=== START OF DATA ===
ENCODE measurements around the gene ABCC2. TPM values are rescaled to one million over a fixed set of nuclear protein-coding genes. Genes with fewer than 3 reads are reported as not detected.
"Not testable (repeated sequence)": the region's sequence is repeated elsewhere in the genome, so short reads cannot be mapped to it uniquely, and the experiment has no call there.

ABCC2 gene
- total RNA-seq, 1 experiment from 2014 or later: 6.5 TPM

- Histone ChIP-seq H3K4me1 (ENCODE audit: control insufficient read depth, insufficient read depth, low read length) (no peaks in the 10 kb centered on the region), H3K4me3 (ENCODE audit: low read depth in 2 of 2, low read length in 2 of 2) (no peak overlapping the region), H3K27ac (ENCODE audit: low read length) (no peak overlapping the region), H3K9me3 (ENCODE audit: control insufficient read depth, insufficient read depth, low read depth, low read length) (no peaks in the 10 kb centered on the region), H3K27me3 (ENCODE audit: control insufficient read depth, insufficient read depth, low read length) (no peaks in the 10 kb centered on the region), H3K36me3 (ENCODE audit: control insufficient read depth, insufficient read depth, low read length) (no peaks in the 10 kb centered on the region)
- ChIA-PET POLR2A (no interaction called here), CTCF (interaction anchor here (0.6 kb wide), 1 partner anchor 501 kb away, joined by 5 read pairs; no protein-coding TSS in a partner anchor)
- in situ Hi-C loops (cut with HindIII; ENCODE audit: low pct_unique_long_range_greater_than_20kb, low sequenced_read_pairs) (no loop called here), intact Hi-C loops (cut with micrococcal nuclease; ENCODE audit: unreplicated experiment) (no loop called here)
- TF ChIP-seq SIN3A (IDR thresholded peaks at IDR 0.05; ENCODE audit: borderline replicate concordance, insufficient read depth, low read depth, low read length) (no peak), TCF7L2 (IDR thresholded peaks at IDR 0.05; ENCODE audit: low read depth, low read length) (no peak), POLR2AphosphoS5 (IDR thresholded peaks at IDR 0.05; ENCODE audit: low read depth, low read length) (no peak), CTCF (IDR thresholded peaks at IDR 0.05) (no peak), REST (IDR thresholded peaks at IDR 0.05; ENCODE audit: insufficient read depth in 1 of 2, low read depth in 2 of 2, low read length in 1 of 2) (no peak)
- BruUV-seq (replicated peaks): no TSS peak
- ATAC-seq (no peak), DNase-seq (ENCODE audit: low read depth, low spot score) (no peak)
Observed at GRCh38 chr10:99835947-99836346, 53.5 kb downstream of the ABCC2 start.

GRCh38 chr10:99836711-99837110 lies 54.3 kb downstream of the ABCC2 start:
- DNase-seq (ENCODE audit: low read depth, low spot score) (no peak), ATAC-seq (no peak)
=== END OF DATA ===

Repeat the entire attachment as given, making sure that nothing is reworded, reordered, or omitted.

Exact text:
ENCODE measurements around the gene ABCC2. TPM values are rescaled to one million over a fixed set of nuclear protein-coding genes. Genes with fewer than 3 reads are reported as not detected.
"Not testable (repeated sequence)": the region's sequence is repeated elsewhere in the genome, so short reads cannot be mapped to it uniquely, and the experiment has no call there.

ABCC2 gene
- total RNA-seq, 1 experiment from 2014 or later: 6.5 TPM

- Histone ChIP-seq H3K4me1 (ENCODE audit: control insufficient read depth, insufficient read depth, low read length) (no peaks in the 10 kb centered on the region), H3K4me3 (ENCODE audit: low read depth in 2 of 2, low read length in 2 of 2) (no peak overlapping the region), H3K27ac (ENCODE audit: low read length) (no peak overlapping the region), H3K9me3 (ENCODE audit: control insufficient read depth, insufficient read depth, low read depth, low read length) (no peaks in the 10 kb centered on the region), H3K27me3 (ENCODE audit: control insufficient read depth, insufficient read depth, low read length) (no peaks in the 10 kb centered on the region), H3K36me3 (ENCODE audit: control insufficient read depth, insufficient read depth, low read length) (no peaks in the 10 kb centered on the region)
- ChIA-PET POLR2A (no interaction called here), CTCF (interaction anchor here (0.6 kb wide), 1 partner anchor 501 kb away, joined by 5 read pairs; no protein-coding TSS in a partner anchor)
- in situ Hi-C loops (cut with HindIII; ENCODE audit: low pct_unique_long_range_greater_than_20kb, low sequenced_read_pairs) (no loop called here), intact Hi-C loops (cut with micrococcal nuclease; ENCODE audit: unreplicated experiment) (no loop called here)
- TF ChIP-seq SIN3A (IDR thresholded peaks at IDR 0.05; ENCODE audit: borderline replicate concordance, insufficient read depth, low read depth, low read length) (no peak), TCF7L2 (IDR thresholded peaks at IDR 0.05; ENCODE audit: low read depth, low read length) (no peak), POLR2AphosphoS5 (IDR thresholded peaks at IDR 0.05; ENCODE audit: low read depth, low read length) (no peak), CTCF (IDR thresholded peaks at IDR 0.05) (no peak), REST (IDR thresholded peaks at IDR 0.05; ENCODE audit: insufficient read depth in 1 of 2, low read depth in 2 of 2, low read length in 1 of 2) (no peak)
- BruUV-seq (replicated peaks): no TSS peak
- ATAC-seq (no peak), DNase-seq (ENCODE audit: low read depth, low spot score) (no peak)
Observed at GRCh38 chr10:99835947-99836346, 53.5 kb downstream of the ABCC2 start.

GRCh38 chr10:99836711-99837110 lies 54.3 kb downstream of the ABCC2 start:
- DNase-seq (ENCODE audit: low read depth, low spot score) (no peak), ATAC-seq (no peak)